Wyatt Employment Law Report

Employers: Are you ready to share your pay data with the Feds?

Leave a comment

By Leila G. O’Carra

On February 1, 2016, the EEOC published its proposal to add compensation data to EEO-1 submissions, starting in 2017.  Specifically, the new rule would require employers that are subject to EEO-1 reporting and that have 100 or more employees to supply data on employees’ earnings and hours worked.

Employee pay data will be gleaned from W-2 earnings.  The EEOC is seeking input on a method for reporting salaried employees’ hours worked.  The agency does not anticipate requiring employers to track salaried exempt employees’ hours.

Federal agencies plan to use the EEO-1 pay data to assess complaints of discrimination, focus investigations, and identify employers with existing pay disparities that might warrant further examination.  The EEOC expects that the new reporting requirement will encourage employers to examine current pay practices and take action if they discover pay inequities.

Employers should take a hard look at their compensation practices and make any necessary changes now – before that data has to be shared with the EEOC, who, in turn, shares the data with other federal agencies, as well as with state and local Fair Employment Practices Agencies.

An illustration of the data to be collected under the EEOC’s proposal can be found here.  The full notice of the proposed revision is located at Federal Register number 2016-01544, available here.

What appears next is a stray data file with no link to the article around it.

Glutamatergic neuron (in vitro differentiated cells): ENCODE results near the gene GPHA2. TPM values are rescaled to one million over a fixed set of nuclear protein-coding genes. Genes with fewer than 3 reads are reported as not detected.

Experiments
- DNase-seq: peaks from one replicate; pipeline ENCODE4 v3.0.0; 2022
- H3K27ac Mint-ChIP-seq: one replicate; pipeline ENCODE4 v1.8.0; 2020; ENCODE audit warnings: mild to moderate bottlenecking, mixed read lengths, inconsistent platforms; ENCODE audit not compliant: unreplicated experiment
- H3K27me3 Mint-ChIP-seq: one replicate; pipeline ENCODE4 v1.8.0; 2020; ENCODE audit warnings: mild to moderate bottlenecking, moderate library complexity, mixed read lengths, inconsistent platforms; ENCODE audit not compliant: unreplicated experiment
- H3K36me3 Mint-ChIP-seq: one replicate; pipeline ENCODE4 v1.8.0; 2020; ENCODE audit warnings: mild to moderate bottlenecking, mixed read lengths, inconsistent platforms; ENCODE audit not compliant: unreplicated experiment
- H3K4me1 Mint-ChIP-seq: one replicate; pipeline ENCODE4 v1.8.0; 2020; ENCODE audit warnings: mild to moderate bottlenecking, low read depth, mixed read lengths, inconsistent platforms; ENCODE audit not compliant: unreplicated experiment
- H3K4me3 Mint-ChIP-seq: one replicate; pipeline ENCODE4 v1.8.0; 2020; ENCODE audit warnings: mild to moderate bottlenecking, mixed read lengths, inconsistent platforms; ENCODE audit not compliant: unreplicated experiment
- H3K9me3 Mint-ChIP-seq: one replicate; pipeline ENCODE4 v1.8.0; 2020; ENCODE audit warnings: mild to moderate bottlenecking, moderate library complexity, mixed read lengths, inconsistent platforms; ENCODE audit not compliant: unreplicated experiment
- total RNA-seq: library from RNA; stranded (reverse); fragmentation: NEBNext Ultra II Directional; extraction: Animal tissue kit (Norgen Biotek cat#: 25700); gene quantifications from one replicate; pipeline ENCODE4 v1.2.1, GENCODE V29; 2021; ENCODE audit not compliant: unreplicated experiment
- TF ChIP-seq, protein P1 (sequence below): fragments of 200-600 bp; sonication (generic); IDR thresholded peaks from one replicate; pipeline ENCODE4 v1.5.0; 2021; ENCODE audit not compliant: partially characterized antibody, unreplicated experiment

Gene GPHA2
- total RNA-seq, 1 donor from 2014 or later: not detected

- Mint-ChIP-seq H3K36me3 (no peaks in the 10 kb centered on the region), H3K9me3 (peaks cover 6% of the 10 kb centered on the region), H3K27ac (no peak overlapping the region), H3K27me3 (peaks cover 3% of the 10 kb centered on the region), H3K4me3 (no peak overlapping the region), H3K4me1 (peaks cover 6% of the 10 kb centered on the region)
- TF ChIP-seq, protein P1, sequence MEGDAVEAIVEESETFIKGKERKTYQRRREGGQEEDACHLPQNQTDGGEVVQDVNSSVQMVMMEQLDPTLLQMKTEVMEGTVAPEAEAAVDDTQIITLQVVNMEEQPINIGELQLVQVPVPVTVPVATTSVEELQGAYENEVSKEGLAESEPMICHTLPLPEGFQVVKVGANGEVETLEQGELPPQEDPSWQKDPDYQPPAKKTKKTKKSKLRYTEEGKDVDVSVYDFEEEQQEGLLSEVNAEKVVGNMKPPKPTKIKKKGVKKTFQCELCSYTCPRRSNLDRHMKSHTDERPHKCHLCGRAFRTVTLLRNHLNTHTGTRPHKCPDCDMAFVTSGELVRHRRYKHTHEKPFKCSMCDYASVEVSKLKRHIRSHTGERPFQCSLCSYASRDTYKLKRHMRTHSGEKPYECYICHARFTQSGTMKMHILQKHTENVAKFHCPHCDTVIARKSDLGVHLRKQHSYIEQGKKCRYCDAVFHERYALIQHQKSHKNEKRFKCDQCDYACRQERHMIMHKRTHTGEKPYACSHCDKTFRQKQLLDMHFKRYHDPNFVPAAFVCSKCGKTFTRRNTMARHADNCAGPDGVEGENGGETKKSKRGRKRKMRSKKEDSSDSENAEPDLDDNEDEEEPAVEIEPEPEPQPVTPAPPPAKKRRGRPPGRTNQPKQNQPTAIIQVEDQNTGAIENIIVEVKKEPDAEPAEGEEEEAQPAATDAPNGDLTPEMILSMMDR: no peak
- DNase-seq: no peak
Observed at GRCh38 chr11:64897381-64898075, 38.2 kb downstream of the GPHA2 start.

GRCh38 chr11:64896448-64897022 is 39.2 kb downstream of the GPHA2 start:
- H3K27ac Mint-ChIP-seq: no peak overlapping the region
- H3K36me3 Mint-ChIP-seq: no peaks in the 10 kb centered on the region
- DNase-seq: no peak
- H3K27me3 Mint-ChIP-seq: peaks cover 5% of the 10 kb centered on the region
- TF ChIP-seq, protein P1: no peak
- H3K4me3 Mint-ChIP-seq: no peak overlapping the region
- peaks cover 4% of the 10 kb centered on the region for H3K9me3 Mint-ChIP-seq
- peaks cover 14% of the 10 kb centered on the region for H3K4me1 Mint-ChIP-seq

Comments on the EEOC’s proposal must be submitted on or before April 1, 2016.  The single comment currently available for public review supports the proposal.

 

Leave a reply. Please note that although this blog may be helpful in informing clients and others who have an interest in information privacy and security, it is not intended to be legal advice. The information on this blog also should not be relied upon to form an attorney-client relationship.

Fill in your details below or click an icon to log in:

WordPress.com Logo

You are commenting using your WordPress.com account. Log Out / Change )

Twitter picture

You are commenting using your Twitter account. Log Out / Change )

Facebook photo

You are commenting using your Facebook account. Log Out / Change )

Google+ photo

You are commenting using your Google+ account. Log Out / Change )

Connecting to %s